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Albert Turpin’s Bethnal Green

October 16, 2017
by the gentle author

Below you can read an extract from the memoirs of Albert Turpin (1900-64), Artist, Anti-Fascist, Window Cleaner, & Mayor of Bethnal Green, written between 1945 and 1947 and published now for the first time.

Entitled THE EAST END, My Birthright, it will be launched on Wednesday 18th October from 6pm at the Nunnery Gallery at Bow where a retrospective of Albert Turpin’s paintings is currently on show. There will be readings by Michael Cashman and all are welcome.

Albert Turpin, Artist, Anti-Fascist, Window Cleaner & Mayor of Bethnal Green

Bethnal Green is accepted all over the world as a typical home of the Cockney who, by his outstanding characteristics, has made himself a well-known figure in story and song. To anyone who has only known Bethnal Green in our times, the name seems very fancy, but for most it has been ordinary working class houses with parts degenerating into the most dilapidated, stinking slum. Alley and narrow street form themselves into a maze that can trap a stranger for long periods. In fact there was, until recently, a patch of these alleys in the Roman Rd area which was called by the locals ‘the bunk’ because it provided an avenue of escape from the police.

Anyway, there were times when Bethnal Green was actually green, the green coming from the fact that the hamlet had the usual village green around which the lads of the village lolled on Sundays. You can see them lolling still, outside the Salmon & Ball.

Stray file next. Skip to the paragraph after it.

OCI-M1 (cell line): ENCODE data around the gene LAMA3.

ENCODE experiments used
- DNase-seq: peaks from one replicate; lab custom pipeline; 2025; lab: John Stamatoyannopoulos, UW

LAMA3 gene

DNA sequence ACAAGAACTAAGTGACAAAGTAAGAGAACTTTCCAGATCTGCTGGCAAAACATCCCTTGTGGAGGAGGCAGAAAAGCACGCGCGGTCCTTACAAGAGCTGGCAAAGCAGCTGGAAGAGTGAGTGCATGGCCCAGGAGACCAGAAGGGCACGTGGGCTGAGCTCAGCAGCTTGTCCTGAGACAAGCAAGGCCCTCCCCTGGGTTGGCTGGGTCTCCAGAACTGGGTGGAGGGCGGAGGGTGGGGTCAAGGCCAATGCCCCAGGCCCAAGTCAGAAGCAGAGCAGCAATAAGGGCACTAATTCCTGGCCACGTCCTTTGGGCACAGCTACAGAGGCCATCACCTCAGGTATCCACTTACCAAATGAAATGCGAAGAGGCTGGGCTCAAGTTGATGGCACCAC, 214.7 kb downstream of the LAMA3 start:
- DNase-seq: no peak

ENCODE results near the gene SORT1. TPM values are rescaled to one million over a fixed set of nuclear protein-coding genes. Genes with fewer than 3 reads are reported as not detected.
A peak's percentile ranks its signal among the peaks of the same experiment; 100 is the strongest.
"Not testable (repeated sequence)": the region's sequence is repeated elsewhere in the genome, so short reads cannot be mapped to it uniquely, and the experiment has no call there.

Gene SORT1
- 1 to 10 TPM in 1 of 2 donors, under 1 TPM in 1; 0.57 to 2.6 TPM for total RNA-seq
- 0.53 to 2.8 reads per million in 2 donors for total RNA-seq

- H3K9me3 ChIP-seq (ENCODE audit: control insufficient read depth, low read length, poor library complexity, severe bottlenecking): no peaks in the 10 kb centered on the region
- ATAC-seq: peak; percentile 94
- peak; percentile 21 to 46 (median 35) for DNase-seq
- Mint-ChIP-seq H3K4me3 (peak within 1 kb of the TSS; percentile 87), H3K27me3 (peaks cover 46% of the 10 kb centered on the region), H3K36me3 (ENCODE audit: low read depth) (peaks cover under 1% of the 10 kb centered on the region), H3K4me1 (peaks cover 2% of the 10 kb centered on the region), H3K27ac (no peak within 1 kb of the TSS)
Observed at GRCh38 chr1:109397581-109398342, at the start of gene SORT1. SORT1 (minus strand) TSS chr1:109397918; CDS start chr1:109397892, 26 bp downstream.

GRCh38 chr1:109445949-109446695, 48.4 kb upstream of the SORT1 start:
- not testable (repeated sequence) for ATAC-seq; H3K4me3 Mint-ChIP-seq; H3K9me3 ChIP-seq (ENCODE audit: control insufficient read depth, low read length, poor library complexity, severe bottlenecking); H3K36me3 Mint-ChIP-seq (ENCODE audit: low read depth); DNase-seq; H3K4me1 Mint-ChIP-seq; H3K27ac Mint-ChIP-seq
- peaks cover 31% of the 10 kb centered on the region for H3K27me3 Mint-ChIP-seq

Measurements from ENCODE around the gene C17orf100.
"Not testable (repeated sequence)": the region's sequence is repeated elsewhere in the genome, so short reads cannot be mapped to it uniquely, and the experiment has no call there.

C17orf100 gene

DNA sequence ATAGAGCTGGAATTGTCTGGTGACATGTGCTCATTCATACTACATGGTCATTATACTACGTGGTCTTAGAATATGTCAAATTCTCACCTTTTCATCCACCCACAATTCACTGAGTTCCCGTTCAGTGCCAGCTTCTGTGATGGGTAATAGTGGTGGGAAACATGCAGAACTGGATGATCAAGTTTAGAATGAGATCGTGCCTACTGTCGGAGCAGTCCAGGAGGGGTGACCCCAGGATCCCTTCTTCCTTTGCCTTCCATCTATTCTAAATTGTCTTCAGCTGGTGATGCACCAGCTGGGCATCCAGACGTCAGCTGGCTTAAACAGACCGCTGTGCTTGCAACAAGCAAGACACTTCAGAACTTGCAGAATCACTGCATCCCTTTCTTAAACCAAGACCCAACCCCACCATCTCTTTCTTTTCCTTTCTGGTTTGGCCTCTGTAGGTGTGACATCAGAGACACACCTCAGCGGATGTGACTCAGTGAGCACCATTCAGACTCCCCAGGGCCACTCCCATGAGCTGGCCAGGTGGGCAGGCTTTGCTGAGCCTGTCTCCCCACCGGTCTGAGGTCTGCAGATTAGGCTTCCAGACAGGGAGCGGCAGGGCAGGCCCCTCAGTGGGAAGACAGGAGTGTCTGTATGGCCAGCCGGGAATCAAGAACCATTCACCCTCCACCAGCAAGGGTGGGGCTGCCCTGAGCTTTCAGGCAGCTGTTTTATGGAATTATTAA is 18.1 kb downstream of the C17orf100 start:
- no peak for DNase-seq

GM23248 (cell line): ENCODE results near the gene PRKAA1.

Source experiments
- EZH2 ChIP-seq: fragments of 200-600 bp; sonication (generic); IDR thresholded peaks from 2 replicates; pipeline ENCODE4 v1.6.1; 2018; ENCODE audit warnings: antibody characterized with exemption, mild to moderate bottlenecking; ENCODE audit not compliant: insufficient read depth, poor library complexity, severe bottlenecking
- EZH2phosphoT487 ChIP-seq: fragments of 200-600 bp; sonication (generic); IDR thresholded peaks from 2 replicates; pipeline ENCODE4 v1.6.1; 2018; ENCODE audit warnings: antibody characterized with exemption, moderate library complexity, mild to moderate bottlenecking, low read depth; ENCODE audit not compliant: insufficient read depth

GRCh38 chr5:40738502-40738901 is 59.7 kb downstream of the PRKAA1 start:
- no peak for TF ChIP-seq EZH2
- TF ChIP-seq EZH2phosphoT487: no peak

Less than two hundred years ago, we are told, the district was almost entirely rural and the farmlands were so fertile that they could yield two crops a year. The change from an agricultural parish into an overcrowded slum began when a large number of Huguenots, fleeing from the religious persecution in France, introduced the art of silk weaving into Spitalfields and the south-west portion of Bethnal Green.

Even now, after slum clearance schemes and Hitler’s bombs, there can still be seen the long-windowed, low-ceilinged cottages that housed the weavers, and in many places are the mulberry trees that were planted for the purposes of silk weaving. By the way, it is not uncommon to find in out of the way back gardens, grape vines – very old, but still bearing much fruit.

The origin of the name is not quite clear, although one thing is certain, and that is that it has not always been Bethnal Green. It has at different times been Blithehale, Blythenhale, Bleten Hall and Bednal Green.

It was at Bethnall House that Samuel Pepys brought his famous Diary for safe keeping whilst the Great Fire of London was raging.